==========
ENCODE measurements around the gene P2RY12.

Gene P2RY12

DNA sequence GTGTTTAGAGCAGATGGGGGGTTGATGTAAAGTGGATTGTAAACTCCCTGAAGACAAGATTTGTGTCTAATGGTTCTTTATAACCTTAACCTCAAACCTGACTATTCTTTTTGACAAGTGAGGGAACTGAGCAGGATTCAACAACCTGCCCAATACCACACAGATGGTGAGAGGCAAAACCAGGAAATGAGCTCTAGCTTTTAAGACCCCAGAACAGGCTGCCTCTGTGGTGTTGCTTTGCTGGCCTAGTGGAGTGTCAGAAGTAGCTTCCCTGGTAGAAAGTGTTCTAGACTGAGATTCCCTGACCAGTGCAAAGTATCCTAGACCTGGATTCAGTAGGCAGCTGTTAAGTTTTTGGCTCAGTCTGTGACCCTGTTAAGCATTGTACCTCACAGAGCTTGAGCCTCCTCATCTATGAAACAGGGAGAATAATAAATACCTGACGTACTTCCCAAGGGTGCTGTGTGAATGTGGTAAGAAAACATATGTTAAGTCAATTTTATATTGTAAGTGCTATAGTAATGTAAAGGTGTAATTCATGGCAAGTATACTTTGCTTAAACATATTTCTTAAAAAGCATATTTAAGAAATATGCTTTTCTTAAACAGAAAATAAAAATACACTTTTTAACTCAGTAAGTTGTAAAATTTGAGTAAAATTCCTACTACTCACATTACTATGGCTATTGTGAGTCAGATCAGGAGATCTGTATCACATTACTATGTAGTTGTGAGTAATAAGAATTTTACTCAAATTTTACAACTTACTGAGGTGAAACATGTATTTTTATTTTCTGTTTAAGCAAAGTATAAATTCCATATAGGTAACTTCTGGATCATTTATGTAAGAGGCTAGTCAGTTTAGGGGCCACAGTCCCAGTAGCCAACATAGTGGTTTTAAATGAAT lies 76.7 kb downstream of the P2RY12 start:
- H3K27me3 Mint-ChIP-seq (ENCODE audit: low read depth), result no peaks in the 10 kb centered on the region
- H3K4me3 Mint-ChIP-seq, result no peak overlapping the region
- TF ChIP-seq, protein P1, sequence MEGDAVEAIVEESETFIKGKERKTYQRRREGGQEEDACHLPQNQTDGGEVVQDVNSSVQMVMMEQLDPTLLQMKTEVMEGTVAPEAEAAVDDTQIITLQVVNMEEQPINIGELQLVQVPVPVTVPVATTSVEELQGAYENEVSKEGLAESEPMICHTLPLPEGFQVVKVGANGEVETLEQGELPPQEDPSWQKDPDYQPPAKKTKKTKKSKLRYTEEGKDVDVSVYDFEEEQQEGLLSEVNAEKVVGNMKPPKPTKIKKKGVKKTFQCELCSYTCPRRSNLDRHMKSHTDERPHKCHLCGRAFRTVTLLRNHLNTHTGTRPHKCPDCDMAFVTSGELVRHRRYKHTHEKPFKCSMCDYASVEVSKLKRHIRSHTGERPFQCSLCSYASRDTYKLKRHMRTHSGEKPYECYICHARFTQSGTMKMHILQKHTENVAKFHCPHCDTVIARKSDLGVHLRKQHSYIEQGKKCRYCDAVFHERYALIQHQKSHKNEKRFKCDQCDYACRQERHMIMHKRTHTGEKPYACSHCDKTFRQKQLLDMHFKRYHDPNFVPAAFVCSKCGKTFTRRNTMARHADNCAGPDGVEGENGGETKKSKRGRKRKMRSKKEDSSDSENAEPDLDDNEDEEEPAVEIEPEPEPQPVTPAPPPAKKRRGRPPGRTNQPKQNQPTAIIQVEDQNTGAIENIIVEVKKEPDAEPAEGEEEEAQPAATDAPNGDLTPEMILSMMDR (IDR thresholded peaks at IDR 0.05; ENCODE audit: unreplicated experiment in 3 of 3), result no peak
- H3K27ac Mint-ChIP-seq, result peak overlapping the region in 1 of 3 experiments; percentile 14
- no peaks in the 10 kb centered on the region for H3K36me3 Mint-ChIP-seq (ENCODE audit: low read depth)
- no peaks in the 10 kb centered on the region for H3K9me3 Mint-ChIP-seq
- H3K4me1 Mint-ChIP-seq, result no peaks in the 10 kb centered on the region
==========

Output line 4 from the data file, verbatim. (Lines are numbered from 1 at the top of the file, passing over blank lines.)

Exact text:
- H3K27me3 Mint-ChIP-seq (ENCODE audit: low read depth), result no peaks in the 10 kb centered on the region